In life, there are rarely situations that are black and white. Even the Constitution, the steadfast code by which we are governed, had to be amended 27 times. Committing a crime isn’t black and white either. It’s not simply that good guys don’t commit crimes and bad guys do. Sure, there are a lot of bad guys that thumb their noses at the law and knowingly commit crimes but there are many others that are just people who get themselves into a bad situation that they can’t get out of. Maybe they are in the grips of a drug and alcohol dependency. Or perhaps they had too much to drink when they were out with friends and their judgments were as impaired as their ability to drive. Or they may not even be aware that they were committing a crime.
In a perfect world, there would be no crime and everyone would live in peace and harmony. Unfortunately, we don’t live in a perfect world. People commit crimes all the time but we can take some comfort in knowing that the majority of crimes being committed are misdemeanors and not felonies!
All over the country, legislators have been looking at and implementing bail reform aimed at keeping non-violent criminals out of jail if they cannot afford bail. In NH, new bail guidelines that lower bail amounts to make them more affordable have resulted in a rash of criminals being released on their own recognizance only to commit more crimes once they’re back on the street. Under the new rules, bail commissioners, or, as in other states, risk assessment tools, set bail and the criminals are arraigned at a later date. The goal is to not jail people simply because they can’t afford cash bail.
One of the most common crimes that a person may be arrested for is a property crime. A property crime can be as big as embezzling millions of dollars from a company to as small as stealing a pack of gum from a convenience store. The property doesn’t need to be stolen for it to be considered a crime, it could be damaged, concealed, or destroyed as well. Let’s break down this category of crimes and look at the varying forms of property crime.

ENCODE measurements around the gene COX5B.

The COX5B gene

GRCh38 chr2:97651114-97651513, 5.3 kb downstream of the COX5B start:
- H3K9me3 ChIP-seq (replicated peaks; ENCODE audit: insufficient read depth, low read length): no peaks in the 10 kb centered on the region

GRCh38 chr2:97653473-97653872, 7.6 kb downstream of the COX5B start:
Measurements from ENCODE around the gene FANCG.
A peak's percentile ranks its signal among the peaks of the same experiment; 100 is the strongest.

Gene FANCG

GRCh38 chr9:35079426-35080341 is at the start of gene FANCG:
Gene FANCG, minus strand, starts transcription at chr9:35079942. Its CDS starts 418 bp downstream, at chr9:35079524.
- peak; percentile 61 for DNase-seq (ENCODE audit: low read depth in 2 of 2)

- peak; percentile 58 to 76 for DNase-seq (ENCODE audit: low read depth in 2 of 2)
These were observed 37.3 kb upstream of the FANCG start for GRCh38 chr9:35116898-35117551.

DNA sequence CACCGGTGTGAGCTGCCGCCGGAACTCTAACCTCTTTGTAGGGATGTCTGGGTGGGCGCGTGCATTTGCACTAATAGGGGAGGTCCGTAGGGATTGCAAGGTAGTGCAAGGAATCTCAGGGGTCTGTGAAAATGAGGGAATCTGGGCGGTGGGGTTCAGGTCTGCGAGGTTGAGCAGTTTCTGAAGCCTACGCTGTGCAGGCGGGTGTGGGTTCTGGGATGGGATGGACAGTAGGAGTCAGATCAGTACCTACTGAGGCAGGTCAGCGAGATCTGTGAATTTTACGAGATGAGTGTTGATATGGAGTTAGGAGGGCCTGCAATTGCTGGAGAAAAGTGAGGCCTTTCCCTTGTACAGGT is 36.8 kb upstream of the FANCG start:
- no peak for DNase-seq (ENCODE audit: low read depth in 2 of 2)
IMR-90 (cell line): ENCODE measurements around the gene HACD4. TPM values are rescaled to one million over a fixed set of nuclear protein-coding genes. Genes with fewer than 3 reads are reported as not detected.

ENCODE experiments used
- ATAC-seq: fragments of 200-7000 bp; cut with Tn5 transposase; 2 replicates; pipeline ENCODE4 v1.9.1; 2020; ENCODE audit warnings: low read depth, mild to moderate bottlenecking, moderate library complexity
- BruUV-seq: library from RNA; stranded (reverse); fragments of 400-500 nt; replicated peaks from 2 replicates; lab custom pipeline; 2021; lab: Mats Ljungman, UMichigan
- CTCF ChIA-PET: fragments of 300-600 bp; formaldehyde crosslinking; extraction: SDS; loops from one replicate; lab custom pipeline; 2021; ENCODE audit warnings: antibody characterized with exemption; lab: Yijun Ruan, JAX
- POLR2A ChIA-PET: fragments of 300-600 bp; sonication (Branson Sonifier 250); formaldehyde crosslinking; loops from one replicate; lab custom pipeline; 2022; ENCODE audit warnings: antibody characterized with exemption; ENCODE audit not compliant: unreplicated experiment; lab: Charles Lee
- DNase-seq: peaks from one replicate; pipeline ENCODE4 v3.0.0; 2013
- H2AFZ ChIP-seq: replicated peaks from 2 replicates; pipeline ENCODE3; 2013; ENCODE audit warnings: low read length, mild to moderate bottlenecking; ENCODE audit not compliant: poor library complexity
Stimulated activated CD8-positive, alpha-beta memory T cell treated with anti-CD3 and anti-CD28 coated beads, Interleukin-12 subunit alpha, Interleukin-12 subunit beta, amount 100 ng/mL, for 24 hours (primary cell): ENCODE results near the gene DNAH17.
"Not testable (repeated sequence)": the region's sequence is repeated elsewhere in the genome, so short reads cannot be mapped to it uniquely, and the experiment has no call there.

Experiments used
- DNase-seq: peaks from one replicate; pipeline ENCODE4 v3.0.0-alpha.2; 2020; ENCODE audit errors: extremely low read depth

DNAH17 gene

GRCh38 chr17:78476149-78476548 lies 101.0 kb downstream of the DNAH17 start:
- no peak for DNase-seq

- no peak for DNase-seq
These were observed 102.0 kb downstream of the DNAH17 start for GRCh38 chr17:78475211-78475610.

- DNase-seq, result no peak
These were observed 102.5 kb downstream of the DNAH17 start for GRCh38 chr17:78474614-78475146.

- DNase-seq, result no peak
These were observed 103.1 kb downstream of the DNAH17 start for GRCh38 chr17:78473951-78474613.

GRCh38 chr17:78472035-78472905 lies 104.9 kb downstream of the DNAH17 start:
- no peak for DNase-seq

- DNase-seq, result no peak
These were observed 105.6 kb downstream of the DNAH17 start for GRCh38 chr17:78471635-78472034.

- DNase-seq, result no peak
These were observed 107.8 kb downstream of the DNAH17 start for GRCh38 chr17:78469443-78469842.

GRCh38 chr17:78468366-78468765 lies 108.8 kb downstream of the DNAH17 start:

You may think you know everything you need to know about bail bonds but do you really? Take our quiz and find out!
Bail Bonds are allowed in every state.
Everyone knows that misdemeanors are not as serious an offense as a felony. While felonies do generally mean more jail time, a misdemeanor may not just be the slap on the wrist that we may expect.
If asked what a bail bond agent does, most people will say, “They get you out of jail” but few have more than a vague answer at best. The truth is, that while they do get you out of jail, they also have other duties.
Everyone knows about bail bonds. They know that if they ever get arrested, a bail bond agent is who to call to get out of jail quickly and back home where they belong. For most of us, the bail bond system is unfamiliar and something we hope we never need.
When a person is arrested and charged with a crime, they are brought to a hearing where a judge looks at the details of the case such as the manner and seriousness of the crime, and considers details about the accused like criminal history and the likelihood that they would flee. They consult with a bail schedule (bail guidelines) and set bail.
If you’re appearing in court, you want things to go your way. The judge and jury (if it’s a jury trial) will scrutinize everything you do and everything you say so it’s important to be alert, respectful, and mindful of your words and actions. Once you know what NOT to do, you’ll be closer to a positive outcome of your trial.